Saving the World's Sea Turtles
By Elisabeth Keating, Washington State Chapter communications chair
After I witnessed a Galapagos green turtle hatchling finding the ocean (see Sharing "Hatch Day" with a Galapagos Sea Turtle), I set out to learn everything I could about the dangers that my turtle will face throughout his 60-year lifespan. I turned to sea turtle expert Dr. Bryan Wallace, chief scientist at the Oceanic Society, for some answers. That's Wallace, below, with a green sea turtle.
What did I learn? Sea turtles face many threats from global warming. Ocean acidification could harm their shells and deplete their sea grass diet, their nesting beaches may become swamped, and as beach temperatures rise, it could skew the gender of hatchlings.
"The sex of hatchlings is determined by nest temperature," Dr. Wallace told me. "So as the planet warms, the sex ratio of sea turtles could be skewed. We could have higher numbers of females."
Beachfront overdevelopment can cause turtle hatchlings to become disoriented by bright lights or impeded by buildings from finding the ocean. And in places like the Galapagos, boat strikes are becoming more of a problem as tourism increases. Overfishing also harms turtles, which can get tangled in nets and fishing gear.
Despite all these threats, Dr. Wallace remains positive. "I think we're underestimating how flexible turtles can be. They've adapted before to climate change. The big question is, how fast can they adapt?"
Some environmentalists have taken heroic steps to save sea turtle habitat. But as Dr. Wallace told me, "There are lots of things you can do to help the world's sea turtles, even if you don't live near the ocean. Everyday decisions by individual people really add up. If a significant number of people took responsibility for what they do, it could make a big difference. "
Eat sustainable seafood. "By following the guidelines of Monterey Bay Aquarium and Blue Ocean Institute, you can be sure you're making smart seafood decisions that help protect turtles and marine ecosystems.
Shrimp fishing can be especially harmful to sea turtles and other marine species that get caught in shrimping nets. (Species who are not the intended prey are known as "bycatch.") Making smarter shrimp choices that reduce bycatch could save thousands of turtles."
Avoid plastic bags. "Bring a reusable bag to do your shopping. Even if you live in a landlocked city, your bags end up in the ocean eventually. Plastic doesn't biodegrade very quickly, and it's a big deal for turtles. My colleagues and I are seeing more and more plastic in sea turtles' guts when we do necropsies to determine the cause of death. A recent study showed that 40 percent of leatherbacks had some level of plastic in them, and that the rate of plastics showing up in turtles' guts is increasing. "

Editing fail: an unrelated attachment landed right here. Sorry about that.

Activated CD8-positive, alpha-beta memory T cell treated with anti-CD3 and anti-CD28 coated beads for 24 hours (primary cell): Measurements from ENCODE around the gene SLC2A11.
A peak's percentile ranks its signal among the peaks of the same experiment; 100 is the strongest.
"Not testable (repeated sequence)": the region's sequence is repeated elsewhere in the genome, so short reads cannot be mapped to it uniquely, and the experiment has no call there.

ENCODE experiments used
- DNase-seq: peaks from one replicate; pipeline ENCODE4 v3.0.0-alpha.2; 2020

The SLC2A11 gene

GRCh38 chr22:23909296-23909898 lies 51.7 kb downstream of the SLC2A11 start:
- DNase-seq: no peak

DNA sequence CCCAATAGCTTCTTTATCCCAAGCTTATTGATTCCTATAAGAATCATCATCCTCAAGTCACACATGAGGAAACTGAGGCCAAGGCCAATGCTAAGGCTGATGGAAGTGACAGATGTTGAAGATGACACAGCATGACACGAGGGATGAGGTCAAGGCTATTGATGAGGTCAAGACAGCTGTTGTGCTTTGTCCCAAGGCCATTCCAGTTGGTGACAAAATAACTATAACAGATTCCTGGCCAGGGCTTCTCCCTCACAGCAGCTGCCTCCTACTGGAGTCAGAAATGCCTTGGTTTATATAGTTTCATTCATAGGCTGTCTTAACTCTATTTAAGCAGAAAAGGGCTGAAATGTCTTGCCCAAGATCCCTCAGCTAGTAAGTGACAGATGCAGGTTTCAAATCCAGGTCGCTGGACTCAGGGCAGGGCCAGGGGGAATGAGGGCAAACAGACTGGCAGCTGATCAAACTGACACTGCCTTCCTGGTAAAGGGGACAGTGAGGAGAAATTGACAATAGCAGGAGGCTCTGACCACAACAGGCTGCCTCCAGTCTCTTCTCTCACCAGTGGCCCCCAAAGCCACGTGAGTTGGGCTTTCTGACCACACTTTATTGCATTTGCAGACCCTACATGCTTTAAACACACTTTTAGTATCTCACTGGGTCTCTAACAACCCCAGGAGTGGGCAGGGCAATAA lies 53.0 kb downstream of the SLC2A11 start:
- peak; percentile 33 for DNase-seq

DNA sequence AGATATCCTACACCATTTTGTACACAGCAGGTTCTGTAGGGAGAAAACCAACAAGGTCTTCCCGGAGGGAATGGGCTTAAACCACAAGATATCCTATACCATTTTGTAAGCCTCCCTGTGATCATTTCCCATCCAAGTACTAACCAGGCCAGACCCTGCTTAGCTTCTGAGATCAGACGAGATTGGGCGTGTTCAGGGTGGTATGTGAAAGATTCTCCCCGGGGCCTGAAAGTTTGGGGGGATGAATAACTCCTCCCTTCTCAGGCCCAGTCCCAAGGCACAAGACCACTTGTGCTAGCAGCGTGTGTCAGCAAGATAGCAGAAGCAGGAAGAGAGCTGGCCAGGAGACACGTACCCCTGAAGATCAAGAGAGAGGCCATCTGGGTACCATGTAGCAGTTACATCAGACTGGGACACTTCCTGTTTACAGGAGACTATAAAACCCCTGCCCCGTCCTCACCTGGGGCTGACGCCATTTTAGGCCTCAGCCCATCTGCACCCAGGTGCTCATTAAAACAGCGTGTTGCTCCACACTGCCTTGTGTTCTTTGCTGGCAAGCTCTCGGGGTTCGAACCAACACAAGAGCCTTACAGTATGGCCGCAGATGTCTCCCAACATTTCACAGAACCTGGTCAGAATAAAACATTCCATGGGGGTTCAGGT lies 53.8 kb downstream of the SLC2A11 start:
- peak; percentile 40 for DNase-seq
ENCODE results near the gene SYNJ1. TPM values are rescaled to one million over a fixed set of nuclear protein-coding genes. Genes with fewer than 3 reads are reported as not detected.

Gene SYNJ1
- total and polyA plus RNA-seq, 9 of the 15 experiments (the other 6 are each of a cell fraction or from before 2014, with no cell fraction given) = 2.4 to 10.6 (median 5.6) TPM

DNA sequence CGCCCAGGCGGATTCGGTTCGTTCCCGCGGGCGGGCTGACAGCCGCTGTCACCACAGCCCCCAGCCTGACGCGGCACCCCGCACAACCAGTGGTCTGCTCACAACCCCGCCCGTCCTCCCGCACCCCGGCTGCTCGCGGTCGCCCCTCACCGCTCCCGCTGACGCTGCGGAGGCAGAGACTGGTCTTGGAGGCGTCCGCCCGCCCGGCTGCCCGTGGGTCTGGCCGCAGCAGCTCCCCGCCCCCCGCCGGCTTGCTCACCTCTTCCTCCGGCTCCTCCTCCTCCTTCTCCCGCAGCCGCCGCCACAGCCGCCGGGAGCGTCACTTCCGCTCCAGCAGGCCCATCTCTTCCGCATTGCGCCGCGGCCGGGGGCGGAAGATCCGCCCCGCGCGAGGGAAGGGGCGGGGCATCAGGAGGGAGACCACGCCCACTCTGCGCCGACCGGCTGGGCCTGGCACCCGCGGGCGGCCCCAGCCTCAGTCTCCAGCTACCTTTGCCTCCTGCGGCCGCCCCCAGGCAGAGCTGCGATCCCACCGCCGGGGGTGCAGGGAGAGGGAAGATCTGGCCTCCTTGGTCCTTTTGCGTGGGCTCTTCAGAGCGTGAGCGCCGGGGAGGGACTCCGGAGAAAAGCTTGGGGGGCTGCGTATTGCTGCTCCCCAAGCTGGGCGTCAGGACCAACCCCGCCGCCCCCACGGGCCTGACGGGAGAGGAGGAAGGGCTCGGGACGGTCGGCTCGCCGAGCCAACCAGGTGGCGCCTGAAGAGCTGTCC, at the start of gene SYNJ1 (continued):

Make sea turtle-friendly travel decisions. "Beachfront development can be very harmful to sea turtles. It's unusual to see a hatchling in the daytime. They usually travel at night to avoid predators. Once ready to leave the nest, they first orient themselves to visual cues. They look for the brightest point on the horizon -- almost always the ocean. So artificial light really screws with their ability to find the ocean. They also use secondary cues like hearing the ocean, the smell of the ocean, and a sense of going downhill to find their way.
If you're taking a beach vacation, do your research and stay at turtle-friendly places. Ask them lots of questions before you book: Are sea turtles nesting at your property? Do you have turtle tours? Are your lights turtle-friendly? Reward seafront resorts that help turtles by spending your money there. "
Learn about sea turtles and where they live. "I work with an organization called The State of the World's Sea Turtles, or SWOT. Our goal is to measure the health of sea turtle populations around the world. We're creating a global network of people working to accelerate the conservation of sea turtles and their habitats, pooling and synthesizing data, and regularly sharing information. As part of this effort we author an annual report called The State of the World's Sea Turtles."
Support SWOT's work by volunteering or making a donation. "The SWOT research team isn't just made up of scientists. We rely upon help from concerned citizens to help us create a global database of sea turtles around the world. If you live near sea turtles and would like to join the SWOT team, we'd love to have you! Visit this page to sign up. Or you can donate to our research efforts and support sea turtle conservation around the world."
Elisabeth Keating is a Seattle-based writer and environmental activist.